Last Thursday, Donald Trump took to Twitter to tell the world that trade talks with Chinese President Xi Jinping were “moving along nicely”.
His words prompted a rise in Asian stock markets; the Shanghai Composite index climbed by almost 2.7 per cent during trading on Friday, and the Hang Seng surged by about 4.2 per cent, as market players took the President’s words as a sign that the bitter trade war was coming to a close.
But the market momentum was short-lived.
Hussein Sayed, chief market strategist at FXTM, points out that stocks in Hong Kong, Shanghai, Tokyo, South Korea, and Australia were all in the red on Monday, after White House economic adviser Larry Kudlow said that President Trump had not asked his cabinet to draw up a trade deal with China.
There’s certainly confusion: while Kudlow told CNBC that the US is “not on the cusp of a deal” with China, on the same day, anonymous sources told Bloomberg that a potential trade agreement is being drafted.
“Such conflicting reports make investors more nervous, especially seeing that bears seem to have taken control over the past few weeks,” says FXTM’s Sayed.
The disparity has quickly turned the market rally into a lag.
Konstantinos Anthis, head of research at ADSS, says equities in Asia are trading with a “bearish bias”. “Confusion over whether a truce between the two sides is possible is keeping investors on the defensive, while the risk of a divided Congress, in light of the midterm elections, is also weighing down on risk sentiment.”
He points out that US futures are trending on the downside, suggesting a bearish opening bell at the start of the week.
Some market players clearly jumped the gun on Friday. And, as always, it seems that we should take much of what Trump says with a pinch of salt.
Bear in mind that, just last month, Trump himself said that a deal was not on the cards in the near future.
War and peace
The consensus among most analysts is that the President’s recent claims amount to little more than window dressing – an effort to sideline the trade dispute, and soothe the stock market in the lead up to the midterms.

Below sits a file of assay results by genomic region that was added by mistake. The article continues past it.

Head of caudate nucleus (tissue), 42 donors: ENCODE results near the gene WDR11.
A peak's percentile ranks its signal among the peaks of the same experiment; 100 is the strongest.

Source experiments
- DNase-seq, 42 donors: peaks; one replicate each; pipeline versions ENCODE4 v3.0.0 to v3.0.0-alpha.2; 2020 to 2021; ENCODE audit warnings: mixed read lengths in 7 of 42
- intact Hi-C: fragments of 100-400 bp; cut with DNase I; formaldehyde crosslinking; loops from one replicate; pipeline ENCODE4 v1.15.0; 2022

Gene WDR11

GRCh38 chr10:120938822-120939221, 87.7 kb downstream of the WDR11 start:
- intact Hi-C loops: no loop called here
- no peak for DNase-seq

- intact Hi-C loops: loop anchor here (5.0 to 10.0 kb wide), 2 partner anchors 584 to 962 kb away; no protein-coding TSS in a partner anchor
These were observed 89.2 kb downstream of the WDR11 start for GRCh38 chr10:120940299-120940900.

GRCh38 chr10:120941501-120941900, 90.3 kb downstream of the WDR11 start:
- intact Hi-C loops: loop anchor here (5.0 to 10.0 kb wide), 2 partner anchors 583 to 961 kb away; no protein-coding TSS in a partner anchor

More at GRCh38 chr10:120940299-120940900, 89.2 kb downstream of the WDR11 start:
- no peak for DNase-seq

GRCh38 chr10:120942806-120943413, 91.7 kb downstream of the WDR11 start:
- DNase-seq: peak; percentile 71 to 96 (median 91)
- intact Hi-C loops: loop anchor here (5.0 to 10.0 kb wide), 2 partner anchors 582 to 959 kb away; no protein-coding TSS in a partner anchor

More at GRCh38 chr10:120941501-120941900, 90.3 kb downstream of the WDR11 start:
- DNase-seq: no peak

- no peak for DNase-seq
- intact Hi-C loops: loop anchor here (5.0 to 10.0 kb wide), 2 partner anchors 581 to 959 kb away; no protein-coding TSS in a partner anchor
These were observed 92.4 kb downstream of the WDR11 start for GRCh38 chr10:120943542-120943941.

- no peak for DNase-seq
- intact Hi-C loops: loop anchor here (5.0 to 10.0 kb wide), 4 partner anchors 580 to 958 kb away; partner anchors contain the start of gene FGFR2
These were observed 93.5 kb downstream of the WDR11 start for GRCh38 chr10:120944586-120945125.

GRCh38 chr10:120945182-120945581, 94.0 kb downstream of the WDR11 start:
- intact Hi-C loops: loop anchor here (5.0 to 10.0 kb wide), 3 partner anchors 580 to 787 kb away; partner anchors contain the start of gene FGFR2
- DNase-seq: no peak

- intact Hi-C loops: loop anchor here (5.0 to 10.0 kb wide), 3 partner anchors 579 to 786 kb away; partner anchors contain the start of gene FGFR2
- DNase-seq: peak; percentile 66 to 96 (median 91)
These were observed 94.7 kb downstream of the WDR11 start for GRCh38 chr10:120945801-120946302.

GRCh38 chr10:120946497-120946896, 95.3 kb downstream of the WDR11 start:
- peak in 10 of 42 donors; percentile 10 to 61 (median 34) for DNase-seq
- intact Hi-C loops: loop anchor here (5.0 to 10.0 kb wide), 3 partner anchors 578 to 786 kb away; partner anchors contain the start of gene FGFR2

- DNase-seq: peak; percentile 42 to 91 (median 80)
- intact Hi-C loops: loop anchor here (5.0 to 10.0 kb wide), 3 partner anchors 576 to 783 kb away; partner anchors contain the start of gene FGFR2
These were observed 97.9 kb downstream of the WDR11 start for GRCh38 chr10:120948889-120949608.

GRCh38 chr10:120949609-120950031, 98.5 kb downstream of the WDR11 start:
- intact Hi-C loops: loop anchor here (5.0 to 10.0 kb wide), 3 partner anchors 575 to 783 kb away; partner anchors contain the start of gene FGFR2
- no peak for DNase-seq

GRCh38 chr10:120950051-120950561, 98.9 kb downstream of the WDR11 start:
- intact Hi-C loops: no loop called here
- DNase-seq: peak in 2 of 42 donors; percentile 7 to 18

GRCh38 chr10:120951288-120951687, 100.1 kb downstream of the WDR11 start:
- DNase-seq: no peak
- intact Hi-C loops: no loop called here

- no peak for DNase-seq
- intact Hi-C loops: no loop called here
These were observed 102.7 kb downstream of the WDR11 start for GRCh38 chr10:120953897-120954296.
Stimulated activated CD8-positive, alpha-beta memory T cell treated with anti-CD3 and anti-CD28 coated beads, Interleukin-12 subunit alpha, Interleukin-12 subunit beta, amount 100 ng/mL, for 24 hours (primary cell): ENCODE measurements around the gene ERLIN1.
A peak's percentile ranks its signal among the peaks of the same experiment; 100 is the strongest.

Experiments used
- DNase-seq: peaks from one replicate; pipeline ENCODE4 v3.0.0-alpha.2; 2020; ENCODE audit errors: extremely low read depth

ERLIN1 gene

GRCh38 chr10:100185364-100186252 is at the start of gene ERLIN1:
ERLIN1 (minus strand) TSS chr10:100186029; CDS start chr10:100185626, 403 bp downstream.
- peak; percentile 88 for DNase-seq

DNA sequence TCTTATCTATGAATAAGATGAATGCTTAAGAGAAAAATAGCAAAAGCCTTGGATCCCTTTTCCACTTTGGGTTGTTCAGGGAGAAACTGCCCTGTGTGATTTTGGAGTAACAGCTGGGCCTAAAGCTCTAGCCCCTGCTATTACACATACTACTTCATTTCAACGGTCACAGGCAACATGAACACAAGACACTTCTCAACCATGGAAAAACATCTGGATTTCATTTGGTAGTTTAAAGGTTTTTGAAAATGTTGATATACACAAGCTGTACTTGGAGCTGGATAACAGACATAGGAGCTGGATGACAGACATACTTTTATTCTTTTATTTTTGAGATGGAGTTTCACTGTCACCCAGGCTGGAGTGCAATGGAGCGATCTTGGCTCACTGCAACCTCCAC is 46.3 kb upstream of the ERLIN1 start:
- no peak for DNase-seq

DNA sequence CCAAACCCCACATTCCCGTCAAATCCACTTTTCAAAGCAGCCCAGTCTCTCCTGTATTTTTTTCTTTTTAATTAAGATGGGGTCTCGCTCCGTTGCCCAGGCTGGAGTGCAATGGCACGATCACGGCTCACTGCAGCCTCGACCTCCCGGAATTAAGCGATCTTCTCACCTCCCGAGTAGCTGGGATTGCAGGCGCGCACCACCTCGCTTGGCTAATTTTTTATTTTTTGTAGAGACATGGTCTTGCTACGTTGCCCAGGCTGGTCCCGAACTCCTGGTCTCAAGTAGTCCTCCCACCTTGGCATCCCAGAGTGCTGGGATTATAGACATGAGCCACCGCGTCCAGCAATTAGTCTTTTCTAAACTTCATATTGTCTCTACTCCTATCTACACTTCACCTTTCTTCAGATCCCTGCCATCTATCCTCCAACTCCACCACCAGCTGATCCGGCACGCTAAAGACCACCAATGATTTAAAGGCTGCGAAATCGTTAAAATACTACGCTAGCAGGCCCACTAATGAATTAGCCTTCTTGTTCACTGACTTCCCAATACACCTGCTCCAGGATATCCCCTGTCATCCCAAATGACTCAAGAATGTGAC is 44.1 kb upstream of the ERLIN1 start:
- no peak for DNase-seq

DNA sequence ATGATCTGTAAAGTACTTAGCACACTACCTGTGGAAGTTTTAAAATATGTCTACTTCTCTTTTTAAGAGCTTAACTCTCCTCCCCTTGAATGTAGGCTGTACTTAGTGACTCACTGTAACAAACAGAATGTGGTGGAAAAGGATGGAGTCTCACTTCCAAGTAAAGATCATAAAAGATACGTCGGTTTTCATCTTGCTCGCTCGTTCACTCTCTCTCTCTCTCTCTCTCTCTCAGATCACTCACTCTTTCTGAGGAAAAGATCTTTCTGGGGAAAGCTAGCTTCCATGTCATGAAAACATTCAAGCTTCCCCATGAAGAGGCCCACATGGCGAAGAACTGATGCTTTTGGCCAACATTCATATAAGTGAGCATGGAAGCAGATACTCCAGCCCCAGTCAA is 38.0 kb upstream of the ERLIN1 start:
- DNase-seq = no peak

“For the moment, the US-China trade dispute is taking a backseat as President Trump plunged himself into last-minute campaigning before the US midterm elections,” says Fiona Cincotta, senior market analyst at City Index.
But those aren’t the only reasons that the markets started dipping again.
Yesterday, during an international trade fair in Shanghai, President Xi made it clear that China would not give in to pressure from the US to change its trade policies.
In what appeared to be a jibe at Trump, Xi lambasted protectionism and promised to make it easier for foreign companies to tap the Chinese economy.
As far as the US-China trade war is concerned, Xi’s strong words add fuel to the fire, increasing scepticism that a deal will be made anytime soon.
While Xi also made various pledges to increase imports by cutting tariffs, the lack of detail or a specific timeframe has left many doubting whether such reforms will come to fruition. It was also unclear which countries would benefit from the lower tariffs Xi proposed.
Critics have pointed out that the implementation of Chinese reforms have been too slow, and while Xi wants to portray China as the champion of globalisation, the country is still regarded as one of the most protectionist in the world.
Later this month, Xi and Trump will be meeting at the G20 summit to discuss the ongoing trade issues, but there remain doubts about whether a deal will come to light, with some analysts citing problems around the complexity of sticking points like intellectual property.
It’s also not clear whether Trump is likely to ease up on his tough sanctions against China.
Over the past year, the US has made it more expensive for American consumers to buy Chinese goods, imposing tariffs on $250bn of Chinese exports. In retaliation, China has slapped the US with tariffs on $110bn of US goods.
For the sake of economic growth, the markets will be praying for an end to this tit-for-tat game plan.
And yet, while both the US and Chinese presidents have made some big promises, the two leaders are often criticised for being prone to a similar flaw: that their words don’t always turn into action.
The battle is likely to rage on, and Asian markets don’t look like they’ll be emerging from their dark times just yet. Last week might have looked like a light at the end of the tunnel, but it was really just a flicker of hope.